I was going to pick another ancient poet to muse on then I decided it might warp my perception more if I go with an old Chinese book instead.
I try to show you a method of understanding certain books without having a teacher to guide you. The first one I click for Dream of the Red Chamber happens to be an outsider’s perspective from a “crowded field” of scholarship – remember I said before that they have a discipline on this book itself known as Redology – so I look for a more standard interpretation of this text which many consider China’s most profound classic, and see one with an overview of various “standard” interpretations, which isn’t a surprise.
I wonder if people from the west can have a similar experience?
This is like their Dante or Cervantes or Sh-k-sp–r-. It’s the embodiment of their nation’s cultural identity. Probably something the CCP is itself beholden to. There’s only so much you can mold in a people, you have to work with the materials that you have.
So, it was published in 1791. I wonder how much its spirit differs from that of the French Revolution of the same time. 60 sequels have been written to it. 440 characters in the original. This is why I’m trying to get an overview and understand its context.
It’s about… a sentient stone that’s left on earth by a goddess. It’s alternately titled Story of the Stone
While there is enough work on Stone in Chinese (and other languages) to fill several lifetimes of study, the available work on Stone in English can be managed in one.
Suuure it can. Just going in blind, what else can you do? Answer- see how scholars frame the book.
It’s a story of two aristocratic houses. This can show us what China was like before the Opium War devastated it. Remember, they claim to have been the world superpower at that time.
Looks like it’s a love story?
two ideals of female beauty
With Confucian themes- this should be interesting.
This is similar to my favorite picture of that uncontacted Amazonian tribe, except the Chinese were obvious a lot more advanced at the time this was written. I do have to admit that I hate the west, and like to see how others saw the world before we imposed liberalism on them.
This secondary text is on different ways that teachers teach the book to students. The fellas might like this side of the story more than the romance
Another approach is to follow Bao-yu’s journey toward enlightenment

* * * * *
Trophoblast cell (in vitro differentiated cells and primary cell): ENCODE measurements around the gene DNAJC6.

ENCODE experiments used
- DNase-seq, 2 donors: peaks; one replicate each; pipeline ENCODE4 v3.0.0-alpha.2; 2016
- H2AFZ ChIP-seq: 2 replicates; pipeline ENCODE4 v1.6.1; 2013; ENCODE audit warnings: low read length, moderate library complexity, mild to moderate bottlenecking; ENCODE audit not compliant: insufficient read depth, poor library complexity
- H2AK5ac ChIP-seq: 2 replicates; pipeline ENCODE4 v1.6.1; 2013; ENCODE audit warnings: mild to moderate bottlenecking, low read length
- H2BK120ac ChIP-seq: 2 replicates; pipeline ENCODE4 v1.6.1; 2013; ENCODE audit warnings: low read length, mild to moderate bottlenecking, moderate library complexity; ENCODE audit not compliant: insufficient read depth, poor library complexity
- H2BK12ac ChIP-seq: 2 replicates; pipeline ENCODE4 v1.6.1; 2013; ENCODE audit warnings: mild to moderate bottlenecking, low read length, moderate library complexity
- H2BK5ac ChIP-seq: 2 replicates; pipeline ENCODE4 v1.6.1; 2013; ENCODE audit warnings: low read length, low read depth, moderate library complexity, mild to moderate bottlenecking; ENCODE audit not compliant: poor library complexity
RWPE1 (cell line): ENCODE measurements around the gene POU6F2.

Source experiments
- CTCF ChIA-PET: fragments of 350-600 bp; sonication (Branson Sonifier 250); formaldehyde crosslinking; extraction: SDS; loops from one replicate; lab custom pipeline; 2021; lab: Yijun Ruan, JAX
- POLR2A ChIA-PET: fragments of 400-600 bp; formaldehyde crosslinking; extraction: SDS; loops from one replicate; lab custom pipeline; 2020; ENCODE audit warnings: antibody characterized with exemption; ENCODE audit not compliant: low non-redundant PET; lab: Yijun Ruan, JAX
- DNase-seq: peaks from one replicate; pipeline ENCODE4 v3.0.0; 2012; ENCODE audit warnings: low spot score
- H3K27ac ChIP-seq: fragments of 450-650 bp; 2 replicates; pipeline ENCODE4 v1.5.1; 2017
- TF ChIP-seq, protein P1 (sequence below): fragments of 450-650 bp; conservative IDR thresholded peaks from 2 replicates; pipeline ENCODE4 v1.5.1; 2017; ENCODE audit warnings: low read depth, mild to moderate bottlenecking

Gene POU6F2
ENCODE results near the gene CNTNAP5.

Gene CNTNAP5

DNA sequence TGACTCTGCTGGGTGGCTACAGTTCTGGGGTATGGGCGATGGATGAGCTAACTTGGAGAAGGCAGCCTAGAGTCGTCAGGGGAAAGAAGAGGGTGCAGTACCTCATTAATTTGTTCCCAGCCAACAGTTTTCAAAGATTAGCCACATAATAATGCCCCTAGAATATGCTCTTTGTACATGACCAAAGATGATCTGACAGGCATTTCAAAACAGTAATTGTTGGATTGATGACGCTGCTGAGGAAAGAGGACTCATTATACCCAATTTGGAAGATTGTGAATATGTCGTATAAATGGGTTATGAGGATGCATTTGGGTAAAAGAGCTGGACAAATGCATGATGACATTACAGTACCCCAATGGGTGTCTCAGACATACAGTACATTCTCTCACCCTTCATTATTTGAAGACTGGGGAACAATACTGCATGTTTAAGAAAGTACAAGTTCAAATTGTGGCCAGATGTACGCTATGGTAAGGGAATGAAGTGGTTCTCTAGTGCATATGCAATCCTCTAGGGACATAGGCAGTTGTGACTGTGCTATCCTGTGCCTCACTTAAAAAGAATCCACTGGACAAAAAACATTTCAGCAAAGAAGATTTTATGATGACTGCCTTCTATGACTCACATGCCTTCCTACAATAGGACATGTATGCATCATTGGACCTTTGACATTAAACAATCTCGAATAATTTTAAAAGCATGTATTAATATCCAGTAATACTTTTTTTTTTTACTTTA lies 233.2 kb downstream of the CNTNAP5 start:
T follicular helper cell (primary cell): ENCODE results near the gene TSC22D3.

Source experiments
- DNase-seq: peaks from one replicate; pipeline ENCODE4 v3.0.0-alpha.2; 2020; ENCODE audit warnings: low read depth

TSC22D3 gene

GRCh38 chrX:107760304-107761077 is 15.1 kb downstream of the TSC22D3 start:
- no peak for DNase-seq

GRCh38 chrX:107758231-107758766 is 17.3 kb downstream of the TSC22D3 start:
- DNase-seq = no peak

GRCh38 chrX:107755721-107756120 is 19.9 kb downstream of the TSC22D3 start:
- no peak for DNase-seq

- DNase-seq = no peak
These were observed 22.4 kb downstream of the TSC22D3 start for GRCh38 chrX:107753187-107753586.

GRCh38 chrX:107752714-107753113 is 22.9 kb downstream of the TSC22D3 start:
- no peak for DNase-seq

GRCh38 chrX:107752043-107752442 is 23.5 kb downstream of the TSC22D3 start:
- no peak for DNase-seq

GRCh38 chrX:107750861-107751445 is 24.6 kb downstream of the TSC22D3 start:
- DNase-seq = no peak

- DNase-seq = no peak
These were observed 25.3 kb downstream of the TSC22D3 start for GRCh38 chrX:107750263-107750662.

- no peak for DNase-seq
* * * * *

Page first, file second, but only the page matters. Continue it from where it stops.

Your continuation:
It’s so many pages that often only excerpts are taught.
Seen this theme a few times, this is weird- is there a kind of art they weren’t suspicious of, historically?
Teachers might use this passage to discuss aspects of Chinese aesthetics, reading practice, and the traditional suspicion of novels and plays.
I’m definitely having a more confused time than when I was reading about Horace.
Some preliminary considerations
Even if it’s translated to English it still might be inscrutably Chinese. Do you want to read 2500 pages for nothing?
This seems like one of the main themes – might explain the Chinese psyche to some degree?
Who is responsible for the moral and financial decline of the Jia household?
Don’t feel personally accused when you read that by the way, it’s not about you.
Oh no, what I feared- only CCP minions will be teaching us how to read it?
Grannie Liu turns out to be quite an important and complex character. Does she act the clown, or is she instead making clowns of the Jias… Why is she so important–even necessary? Is there a Marxist message to her story?
If you want to understand Old China this is clearly something that needs to be asked. Their history isn’t only revised for them, that’s the version WE get too. I want to know what it was like back then. I already know well enough how much the Maoists of my own country distort history. If there’s truth to the Chinese view that they were the leaders of civilization at that time then this is extremely significant. Might have to do an abstraction next and talk about hermeneutics itself.
This is their novel of novels so I like to see these multiple interpretations outlined
Is it really a story of Buddhist enlightenment? A Confucian morality tale? A story about a family? About a romance? None of the above?
This study claims to be the first introduction of its kind for English readers, and it was published less than a decade ago.
The trick is to learn just enough about it so one is not lost, and not too much about it so that the book is spoiled. That’s why I began this wondering if someone from the west can “gain the belief in beauty” from it.
See, this kind of further study could be helpful, if not necessary, for understanding it too
I know quite a bit about Chinese philosophy so that’ll help me probably. If all you know about them is General Tso’s chicken then you’re probably going to be lost attempting to read it. Dream of the Red Chamber seems to define art for them over there so it’s probably good to get to know.